January 1, 2013
News Writer/News Assistant
Photos courtesy of the Government of Puerto Rico
Puerto Rico is a lovely Caribbean island that beckons to those seeking to escape the winter weather and stresses of a busy American lifestyle. A mere two-and-a-half hour flight from Miami, Puerto Rico is situated between the Dominican Republic and the Virgin Islands. Though the island recently petitioned for full statehood, it remains a self-governing commonwealth of the United States.
Like most of the Caribbean, Puerto Rico has a tropical marine climate that boasts warm and mild weather. There is very little variation between the seasons. The average temperature throughout the year is about 80 degrees Fahrenheit, but a consistent, gentle ocean breeze keeps the weather from becoming too muggy.
One of Puerto Rico’s trademarks is its remarkably well-preserved historical landmarks and architecture. The Casa Blanca is an estate-turned-museum that was built in 1521 as a home for Juan Ponce de Léon. While he never actually lived there, his descendants did so for 250 years, during which Casa Blanca was referred to as the Old San Juan property home. Other famous colonial landmarks include Castillo San Felipe del Morro and Castillo San Cristóbal. They are the largest and most formidable of the forts built in Puerto Rico during its colonization by the Spanish. It is possible to take a guided tour of La Fortaleza: built around 1940, the UNESCO-recognized structure was intended to act as another fort but now serves as the governor’s residence and place of business.
If you are interested in exploring the pan-African culture of the Caribbean, Loíza is a stop you cannot miss. The town was founded in 1692 and settled by escaped Nigerian slaves of the Yoruba tribe. Sample the Puerto Rican variety of Afro-Caribbean cuisine and visit the San Patricio Church, the oldest on the island. In February, Loíza celebrates the Maycombe Carnival, with salsa dancing and masquerades characteristic of Loíza festivals.
One cannot neglect to mention Puerto Rico’s natural beauty. El Yunque National Forest is the only tropical rainforest in the US National Parks system. Located in the rugged Sierra de Luquillo, El Yunque contains rare wildlife, including the Puerto Rican parrot, one of the ten most endangered species of birds in the world. Seventy-five percent of the virgin forest of Puerto Rico is contained within El Yunque.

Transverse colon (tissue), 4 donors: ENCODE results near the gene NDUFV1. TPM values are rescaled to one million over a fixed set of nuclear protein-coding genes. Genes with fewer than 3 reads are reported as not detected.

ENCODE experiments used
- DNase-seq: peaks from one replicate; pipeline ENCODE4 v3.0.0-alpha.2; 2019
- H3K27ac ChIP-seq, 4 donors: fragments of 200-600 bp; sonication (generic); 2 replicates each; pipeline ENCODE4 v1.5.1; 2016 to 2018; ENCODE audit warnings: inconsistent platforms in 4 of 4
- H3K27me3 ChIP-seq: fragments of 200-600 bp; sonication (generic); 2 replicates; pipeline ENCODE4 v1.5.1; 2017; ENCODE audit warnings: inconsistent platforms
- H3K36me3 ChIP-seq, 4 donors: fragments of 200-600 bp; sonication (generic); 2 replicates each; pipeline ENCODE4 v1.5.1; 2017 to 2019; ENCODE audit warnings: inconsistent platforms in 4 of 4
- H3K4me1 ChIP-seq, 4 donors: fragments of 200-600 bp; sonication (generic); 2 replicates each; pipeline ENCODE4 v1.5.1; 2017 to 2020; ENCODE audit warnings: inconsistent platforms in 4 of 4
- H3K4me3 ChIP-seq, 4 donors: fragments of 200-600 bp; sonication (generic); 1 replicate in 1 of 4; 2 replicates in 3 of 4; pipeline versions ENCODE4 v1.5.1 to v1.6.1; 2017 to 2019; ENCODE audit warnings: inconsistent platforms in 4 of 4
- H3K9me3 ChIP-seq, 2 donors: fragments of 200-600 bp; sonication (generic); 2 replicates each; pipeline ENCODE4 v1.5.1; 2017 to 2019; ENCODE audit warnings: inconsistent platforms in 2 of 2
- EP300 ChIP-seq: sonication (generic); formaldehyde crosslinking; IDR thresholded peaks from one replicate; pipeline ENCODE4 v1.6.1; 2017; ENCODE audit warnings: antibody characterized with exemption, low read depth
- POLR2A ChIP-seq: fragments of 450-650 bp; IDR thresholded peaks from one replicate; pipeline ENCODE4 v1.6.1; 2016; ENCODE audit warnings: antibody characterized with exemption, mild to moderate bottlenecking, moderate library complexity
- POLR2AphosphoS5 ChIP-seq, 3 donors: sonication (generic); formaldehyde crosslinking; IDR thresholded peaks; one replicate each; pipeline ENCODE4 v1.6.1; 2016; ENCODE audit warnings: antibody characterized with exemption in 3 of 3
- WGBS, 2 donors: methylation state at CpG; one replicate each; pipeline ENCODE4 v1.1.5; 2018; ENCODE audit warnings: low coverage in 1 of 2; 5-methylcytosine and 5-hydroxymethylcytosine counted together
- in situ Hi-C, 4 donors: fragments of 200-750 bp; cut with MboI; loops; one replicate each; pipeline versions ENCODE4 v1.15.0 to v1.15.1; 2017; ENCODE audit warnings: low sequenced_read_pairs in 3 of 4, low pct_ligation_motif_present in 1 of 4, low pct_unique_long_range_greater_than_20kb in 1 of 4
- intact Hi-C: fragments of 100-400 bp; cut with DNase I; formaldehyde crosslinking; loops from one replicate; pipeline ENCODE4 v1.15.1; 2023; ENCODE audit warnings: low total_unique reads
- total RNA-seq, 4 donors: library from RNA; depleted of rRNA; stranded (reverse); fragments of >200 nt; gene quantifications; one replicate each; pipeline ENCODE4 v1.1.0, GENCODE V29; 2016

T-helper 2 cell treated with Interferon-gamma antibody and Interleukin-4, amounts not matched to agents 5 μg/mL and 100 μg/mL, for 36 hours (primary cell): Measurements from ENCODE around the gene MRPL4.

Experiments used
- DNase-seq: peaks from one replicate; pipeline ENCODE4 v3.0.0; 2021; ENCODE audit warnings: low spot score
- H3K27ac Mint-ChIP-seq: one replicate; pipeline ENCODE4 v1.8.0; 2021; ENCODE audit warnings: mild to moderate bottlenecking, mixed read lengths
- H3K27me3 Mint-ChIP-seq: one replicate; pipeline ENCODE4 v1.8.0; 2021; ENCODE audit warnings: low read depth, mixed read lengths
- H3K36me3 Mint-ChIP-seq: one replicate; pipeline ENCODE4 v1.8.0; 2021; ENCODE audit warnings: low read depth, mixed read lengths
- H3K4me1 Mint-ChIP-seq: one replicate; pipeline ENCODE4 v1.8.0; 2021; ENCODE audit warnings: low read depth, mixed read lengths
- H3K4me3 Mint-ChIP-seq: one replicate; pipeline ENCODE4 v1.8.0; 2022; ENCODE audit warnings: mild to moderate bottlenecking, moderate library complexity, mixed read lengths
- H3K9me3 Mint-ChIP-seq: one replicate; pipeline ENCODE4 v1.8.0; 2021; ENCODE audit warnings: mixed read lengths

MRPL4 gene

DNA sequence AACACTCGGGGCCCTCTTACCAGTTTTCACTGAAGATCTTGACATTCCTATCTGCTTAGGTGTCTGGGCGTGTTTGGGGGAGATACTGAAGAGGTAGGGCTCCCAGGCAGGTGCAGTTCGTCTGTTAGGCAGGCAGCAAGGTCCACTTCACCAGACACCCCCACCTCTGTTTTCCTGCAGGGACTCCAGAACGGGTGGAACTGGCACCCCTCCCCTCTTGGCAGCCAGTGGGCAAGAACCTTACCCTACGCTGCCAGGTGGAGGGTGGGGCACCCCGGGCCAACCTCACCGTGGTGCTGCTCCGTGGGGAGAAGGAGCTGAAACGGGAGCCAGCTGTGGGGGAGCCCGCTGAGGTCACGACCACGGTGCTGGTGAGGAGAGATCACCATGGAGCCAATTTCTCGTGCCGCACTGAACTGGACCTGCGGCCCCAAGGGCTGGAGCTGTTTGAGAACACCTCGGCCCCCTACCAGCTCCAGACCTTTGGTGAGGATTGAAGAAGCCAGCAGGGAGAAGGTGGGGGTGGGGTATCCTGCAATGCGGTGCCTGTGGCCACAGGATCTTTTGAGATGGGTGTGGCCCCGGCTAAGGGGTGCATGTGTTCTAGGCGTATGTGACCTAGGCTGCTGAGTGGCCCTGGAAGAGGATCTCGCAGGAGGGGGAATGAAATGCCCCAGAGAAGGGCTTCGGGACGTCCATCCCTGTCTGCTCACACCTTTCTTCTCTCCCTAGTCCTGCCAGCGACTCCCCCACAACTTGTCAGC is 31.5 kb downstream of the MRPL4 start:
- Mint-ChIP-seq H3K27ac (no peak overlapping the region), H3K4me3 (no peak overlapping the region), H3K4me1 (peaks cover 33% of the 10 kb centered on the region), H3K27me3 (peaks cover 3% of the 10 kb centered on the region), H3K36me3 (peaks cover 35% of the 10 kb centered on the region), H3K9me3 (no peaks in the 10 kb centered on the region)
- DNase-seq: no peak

Upon arriving in Puerto Rico, there are a number of ways to travel. Within the San Juan Metropolitan area, which includes San Juan, Trujillo Alto, Toa Baja (or Levittown), Guaynabo, Cataño, Bayamón, Carolina, and Loíza, the Metropolitan Bus Authority system usually runs until 10:00 p.m. To find a bus, look for a magenta, orange, or white sign which reads “Parada.” Traveling from one city to another can be done via privately owned buses or minvans known as “guaguas.” Because they are privately owned, the driver will usually wait for the whole bus or van to fill up, which can take anywhere from ten minutes to three hours.
For accommodations, the island offers a variety of options. A tourist favorite is the Hacienda Tamarindo, self-described as “an elegant, small inn in Vieques, Puerto Rico.” Between December and June, prices range between $125 for a standard single room to $275 for the private Casita Linda villa. If you plan to be liberal with your spending, the Horned Dorest Primavera offers a hotel with luxurious rooms and fine dining and the option of staying in one of their private residences, adorned with material from Morocco, Bali, and the Middle East. If operating on a tighter budget, hotels such as the Casa Alta Vista and the Casa Marshall offer a great value.